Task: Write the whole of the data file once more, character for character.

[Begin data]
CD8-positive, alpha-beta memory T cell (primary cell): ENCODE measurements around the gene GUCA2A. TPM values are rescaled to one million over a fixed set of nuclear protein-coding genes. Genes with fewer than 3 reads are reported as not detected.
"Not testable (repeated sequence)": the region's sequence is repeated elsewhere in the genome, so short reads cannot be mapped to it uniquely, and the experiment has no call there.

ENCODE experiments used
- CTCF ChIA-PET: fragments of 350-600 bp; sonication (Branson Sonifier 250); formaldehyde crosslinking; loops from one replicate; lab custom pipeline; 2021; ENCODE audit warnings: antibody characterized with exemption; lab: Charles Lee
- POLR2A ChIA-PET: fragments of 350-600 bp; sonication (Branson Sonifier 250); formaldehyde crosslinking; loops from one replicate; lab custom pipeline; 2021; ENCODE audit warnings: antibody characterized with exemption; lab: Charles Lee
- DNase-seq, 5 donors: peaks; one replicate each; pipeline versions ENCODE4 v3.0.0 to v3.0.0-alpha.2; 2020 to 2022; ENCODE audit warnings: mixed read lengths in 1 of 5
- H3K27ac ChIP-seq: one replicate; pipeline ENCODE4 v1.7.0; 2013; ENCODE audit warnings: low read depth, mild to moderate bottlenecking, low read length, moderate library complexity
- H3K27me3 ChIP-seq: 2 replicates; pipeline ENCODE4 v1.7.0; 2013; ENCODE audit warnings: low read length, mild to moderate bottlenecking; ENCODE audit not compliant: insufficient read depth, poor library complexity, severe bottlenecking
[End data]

CD8-positive, alpha-beta memory T cell (primary cell): ENCODE measurements around the gene GUCA2A. TPM values are rescaled to one million over a fixed set of nuclear protein-coding genes. Genes with fewer than 3 reads are reported as not detected.
"Not testable (repeated sequence)": the region's sequence is repeated elsewhere in the genome, so short reads cannot be mapped to it uniquely, and the experiment has no call there.

ENCODE experiments used
- CTCF ChIA-PET: fragments of 350-600 bp; sonication (Branson Sonifier 250); formaldehyde crosslinking; loops from one replicate; lab custom pipeline; 2021; ENCODE audit warnings: antibody characterized with exemption; lab: Charles Lee
- POLR2A ChIA-PET: fragments of 350-600 bp; sonication (Branson Sonifier 250); formaldehyde crosslinking; loops from one replicate; lab custom pipeline; 2021; ENCODE audit warnings: antibody characterized with exemption; lab: Charles Lee
- DNase-seq, 5 donors: peaks; one replicate each; pipeline versions ENCODE4 v3.0.0 to v3.0.0-alpha.2; 2020 to 2022; ENCODE audit warnings: mixed read lengths in 1 of 5
- H3K27ac ChIP-seq: one replicate; pipeline ENCODE4 v1.7.0; 2013; ENCODE audit warnings: low read depth, mild to moderate bottlenecking, low read length, moderate library complexity
- H3K27me3 ChIP-seq: 2 replicates; pipeline ENCODE4 v1.7.0; 2013; ENCODE audit warnings: low read length, mild to moderate bottlenecking; ENCODE audit not compliant: insufficient read depth, poor library complexity, severe bottlenecking